“Please don’t try and remove all that gorgeous existing foliage. Concentrate on removing the dying trees instead. Because as David says, you will become a heat and cold sink. You will become a wind farm too, as there will be nothing to protect you. Use your existing foliage as a transition for your new food forest, instead.
On our property, we had to deal with native scrub. So we had a rule to remove large, native trees, within 30 metres of our house. Because that’s how tall some of the native trees could grow. We had little seedlings coming up all the time though, which we used as nursery trees, for the edible trees we were establishing. So long as they didn’t get beyond 10-12 metres high, they could stay. Higher, and they were removed, and used as mulch, or building small retaining walls on our slope.
I have a brick house, with a 1.8 metre verandah, so we can see if any termites attempt to gain access to the house. But we haven’t really had a problem with them, coming to our mulched gardens near the house. Since they prefer to build nests where the greatest wood supply is. So if you keep patches of your native areas (where it’s safe to do so) you’ll find the termites hang out there. Why would they want to come visit your thinly spread mulch, when they’ve got enormous trees to disembowel?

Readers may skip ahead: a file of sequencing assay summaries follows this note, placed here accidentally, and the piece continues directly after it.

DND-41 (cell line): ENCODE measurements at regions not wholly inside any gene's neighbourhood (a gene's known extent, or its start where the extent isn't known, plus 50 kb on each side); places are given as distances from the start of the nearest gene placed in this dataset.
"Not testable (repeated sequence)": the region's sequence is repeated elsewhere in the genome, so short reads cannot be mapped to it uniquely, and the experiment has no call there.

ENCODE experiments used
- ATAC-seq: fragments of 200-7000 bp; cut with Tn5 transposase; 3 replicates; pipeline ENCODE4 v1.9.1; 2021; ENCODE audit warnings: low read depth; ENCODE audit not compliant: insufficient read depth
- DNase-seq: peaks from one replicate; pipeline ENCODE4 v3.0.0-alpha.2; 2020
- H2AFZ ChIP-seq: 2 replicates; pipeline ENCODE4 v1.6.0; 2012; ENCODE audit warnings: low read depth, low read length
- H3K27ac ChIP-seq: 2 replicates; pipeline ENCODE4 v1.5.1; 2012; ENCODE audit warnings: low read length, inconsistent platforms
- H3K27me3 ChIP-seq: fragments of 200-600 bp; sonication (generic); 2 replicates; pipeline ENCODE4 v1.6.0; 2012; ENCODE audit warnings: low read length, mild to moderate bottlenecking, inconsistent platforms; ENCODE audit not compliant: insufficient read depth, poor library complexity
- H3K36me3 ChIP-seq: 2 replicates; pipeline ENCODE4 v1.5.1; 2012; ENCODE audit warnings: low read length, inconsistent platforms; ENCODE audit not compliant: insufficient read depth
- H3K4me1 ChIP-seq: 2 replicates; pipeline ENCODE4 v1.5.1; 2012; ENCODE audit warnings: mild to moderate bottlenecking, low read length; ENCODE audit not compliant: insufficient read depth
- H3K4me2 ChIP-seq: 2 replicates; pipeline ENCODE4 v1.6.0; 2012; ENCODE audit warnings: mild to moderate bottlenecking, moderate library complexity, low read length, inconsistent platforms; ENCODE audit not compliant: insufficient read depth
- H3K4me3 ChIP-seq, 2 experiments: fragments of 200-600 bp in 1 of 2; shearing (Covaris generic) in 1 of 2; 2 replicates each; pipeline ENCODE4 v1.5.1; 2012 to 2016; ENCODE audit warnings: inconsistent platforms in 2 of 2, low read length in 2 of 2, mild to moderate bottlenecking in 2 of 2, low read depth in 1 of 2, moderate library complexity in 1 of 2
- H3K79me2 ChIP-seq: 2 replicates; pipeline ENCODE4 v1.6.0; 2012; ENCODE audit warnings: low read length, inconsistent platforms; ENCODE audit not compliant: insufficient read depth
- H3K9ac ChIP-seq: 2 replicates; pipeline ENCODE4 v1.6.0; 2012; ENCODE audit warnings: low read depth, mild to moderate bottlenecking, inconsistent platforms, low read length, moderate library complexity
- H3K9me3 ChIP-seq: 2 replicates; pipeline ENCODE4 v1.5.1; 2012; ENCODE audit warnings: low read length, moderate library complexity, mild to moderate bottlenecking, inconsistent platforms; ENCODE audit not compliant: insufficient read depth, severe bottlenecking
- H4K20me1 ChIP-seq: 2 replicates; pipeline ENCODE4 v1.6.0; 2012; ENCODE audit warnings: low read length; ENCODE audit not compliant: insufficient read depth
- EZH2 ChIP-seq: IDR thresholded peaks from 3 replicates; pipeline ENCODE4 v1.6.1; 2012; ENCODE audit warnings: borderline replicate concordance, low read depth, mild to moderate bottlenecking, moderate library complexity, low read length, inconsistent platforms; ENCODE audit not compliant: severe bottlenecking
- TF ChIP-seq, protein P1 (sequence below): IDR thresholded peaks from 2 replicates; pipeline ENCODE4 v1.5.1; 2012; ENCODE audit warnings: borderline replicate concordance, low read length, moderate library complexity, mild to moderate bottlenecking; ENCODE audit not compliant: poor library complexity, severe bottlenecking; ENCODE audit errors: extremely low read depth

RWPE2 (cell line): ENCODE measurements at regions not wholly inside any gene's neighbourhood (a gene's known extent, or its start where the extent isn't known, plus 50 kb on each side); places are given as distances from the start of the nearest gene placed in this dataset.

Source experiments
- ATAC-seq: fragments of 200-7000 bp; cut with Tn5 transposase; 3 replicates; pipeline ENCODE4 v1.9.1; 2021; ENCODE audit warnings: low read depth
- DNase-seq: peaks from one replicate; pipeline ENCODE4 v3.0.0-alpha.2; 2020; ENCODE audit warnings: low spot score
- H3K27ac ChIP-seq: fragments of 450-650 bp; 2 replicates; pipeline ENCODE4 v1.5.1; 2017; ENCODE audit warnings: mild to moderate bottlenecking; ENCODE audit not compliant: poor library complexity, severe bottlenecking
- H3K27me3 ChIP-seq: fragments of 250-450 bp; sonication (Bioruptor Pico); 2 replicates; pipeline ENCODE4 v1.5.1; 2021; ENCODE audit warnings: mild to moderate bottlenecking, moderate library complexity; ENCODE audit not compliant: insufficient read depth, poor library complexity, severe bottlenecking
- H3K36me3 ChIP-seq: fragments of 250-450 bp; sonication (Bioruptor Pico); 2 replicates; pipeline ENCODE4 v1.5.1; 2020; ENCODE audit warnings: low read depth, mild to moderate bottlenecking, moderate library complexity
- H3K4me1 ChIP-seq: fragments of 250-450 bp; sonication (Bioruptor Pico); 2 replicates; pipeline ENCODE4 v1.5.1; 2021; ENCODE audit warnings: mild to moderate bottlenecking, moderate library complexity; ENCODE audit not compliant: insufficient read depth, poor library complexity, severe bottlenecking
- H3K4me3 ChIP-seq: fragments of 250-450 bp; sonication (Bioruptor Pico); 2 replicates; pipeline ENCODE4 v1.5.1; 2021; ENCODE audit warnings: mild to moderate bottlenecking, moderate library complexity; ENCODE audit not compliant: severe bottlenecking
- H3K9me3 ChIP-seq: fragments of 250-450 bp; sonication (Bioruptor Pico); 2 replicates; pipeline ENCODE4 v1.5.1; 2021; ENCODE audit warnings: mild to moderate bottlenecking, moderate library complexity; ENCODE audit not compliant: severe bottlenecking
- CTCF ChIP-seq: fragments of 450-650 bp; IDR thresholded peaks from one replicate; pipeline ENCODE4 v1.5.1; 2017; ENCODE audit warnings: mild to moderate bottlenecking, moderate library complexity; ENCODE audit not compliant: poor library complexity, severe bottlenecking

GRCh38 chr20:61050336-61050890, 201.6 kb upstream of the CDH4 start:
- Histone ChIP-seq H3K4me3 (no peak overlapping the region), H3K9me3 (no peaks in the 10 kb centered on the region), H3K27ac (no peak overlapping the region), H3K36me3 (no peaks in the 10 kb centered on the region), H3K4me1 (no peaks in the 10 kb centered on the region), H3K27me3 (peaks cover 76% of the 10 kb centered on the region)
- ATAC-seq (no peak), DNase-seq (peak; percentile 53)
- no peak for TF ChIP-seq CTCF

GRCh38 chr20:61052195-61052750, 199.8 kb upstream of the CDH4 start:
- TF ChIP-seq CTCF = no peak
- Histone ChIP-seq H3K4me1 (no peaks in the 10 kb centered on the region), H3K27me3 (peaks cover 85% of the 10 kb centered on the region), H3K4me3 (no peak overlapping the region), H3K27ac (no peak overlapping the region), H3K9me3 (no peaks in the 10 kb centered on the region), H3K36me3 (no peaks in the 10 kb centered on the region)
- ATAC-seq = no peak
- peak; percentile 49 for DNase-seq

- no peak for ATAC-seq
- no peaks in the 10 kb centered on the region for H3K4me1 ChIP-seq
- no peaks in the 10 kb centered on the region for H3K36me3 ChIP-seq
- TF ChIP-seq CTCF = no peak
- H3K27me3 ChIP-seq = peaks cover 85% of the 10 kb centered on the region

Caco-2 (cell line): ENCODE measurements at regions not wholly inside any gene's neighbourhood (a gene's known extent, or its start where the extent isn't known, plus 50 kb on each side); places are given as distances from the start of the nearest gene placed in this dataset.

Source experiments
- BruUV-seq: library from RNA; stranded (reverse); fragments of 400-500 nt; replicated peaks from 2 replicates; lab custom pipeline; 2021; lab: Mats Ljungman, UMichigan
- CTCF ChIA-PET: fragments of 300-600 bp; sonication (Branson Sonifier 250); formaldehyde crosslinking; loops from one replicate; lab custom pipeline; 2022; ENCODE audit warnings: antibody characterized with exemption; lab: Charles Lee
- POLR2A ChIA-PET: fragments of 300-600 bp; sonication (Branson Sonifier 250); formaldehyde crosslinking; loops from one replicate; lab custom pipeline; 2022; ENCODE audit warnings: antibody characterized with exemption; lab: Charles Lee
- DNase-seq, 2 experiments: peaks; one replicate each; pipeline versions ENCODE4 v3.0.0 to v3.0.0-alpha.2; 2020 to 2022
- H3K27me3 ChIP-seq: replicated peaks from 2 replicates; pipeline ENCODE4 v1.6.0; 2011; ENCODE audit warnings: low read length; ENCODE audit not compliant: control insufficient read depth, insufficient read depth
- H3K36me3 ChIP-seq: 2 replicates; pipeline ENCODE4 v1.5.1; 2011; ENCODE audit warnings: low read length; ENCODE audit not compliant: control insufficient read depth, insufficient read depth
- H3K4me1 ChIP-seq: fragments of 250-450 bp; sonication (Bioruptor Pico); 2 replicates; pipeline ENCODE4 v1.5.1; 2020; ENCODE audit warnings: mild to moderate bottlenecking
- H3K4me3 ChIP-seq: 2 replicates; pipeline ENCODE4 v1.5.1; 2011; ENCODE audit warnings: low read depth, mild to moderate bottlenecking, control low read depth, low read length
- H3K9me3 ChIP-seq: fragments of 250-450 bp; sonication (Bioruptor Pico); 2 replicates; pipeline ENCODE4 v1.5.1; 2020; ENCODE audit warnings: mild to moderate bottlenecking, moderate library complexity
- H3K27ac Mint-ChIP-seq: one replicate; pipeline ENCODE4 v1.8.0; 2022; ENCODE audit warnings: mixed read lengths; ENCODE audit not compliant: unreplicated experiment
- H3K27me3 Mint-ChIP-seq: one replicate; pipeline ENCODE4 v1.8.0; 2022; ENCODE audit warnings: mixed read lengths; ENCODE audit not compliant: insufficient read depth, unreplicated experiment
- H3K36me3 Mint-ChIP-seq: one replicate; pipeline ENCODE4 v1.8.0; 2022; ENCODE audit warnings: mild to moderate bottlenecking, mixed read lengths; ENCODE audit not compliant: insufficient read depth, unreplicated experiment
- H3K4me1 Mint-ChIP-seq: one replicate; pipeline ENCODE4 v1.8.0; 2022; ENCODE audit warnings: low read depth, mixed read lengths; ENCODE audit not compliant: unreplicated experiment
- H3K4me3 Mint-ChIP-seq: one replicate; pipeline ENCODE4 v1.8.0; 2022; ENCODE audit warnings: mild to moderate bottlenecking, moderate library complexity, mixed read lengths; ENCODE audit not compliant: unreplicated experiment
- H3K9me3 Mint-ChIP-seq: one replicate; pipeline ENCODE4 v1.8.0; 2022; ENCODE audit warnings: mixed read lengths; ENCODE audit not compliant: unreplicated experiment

Another trick I like to use in relation to controlling termites, is not to disturb ant colonies on your property. Ants are termites, natural predators. I only poisoned ant nests, when they were meat ants, that bit, and their nests were built near our cars, or walkways. But we left the smaller ant colonies, around the house alone. The reason most people have problems with termites in their house, is because they don’t want ant nests near their house either. We only poison the dangerous big one’s around the house, but let the little guys, defend us against termites.
The big meat ants, have nests elsewhere on the property, and we leave them alone. It’s only when they become a stinging issue, around the house, we move them on. So befriend your ant colonies, and they’ll work to keep your termite colonies under control. You won’t see termites move into areas, with regularly used ant highways. The ants come to the house, to clean up the dead insects attracted to your inside lights at night. Or they’ll come to your rubbish bins for food. Don’t fear the ants. They are your friends in termite country.
Which is another reason to keep your native foliage, until you can transition some areas to an edible food forest. It attracts insects which ants predate on. They are an important species to maintain ecological balance.”
I agree. Ants may seem to be pests sometimes… and trees may seem to be worthless… but when you take out pieces of an existing ecosystem you often have unexpected consequences.
Habitat is important. Instead of reducing the number of species as many homeowners do, a gardener would be wise to increase the mix of species on his homestead.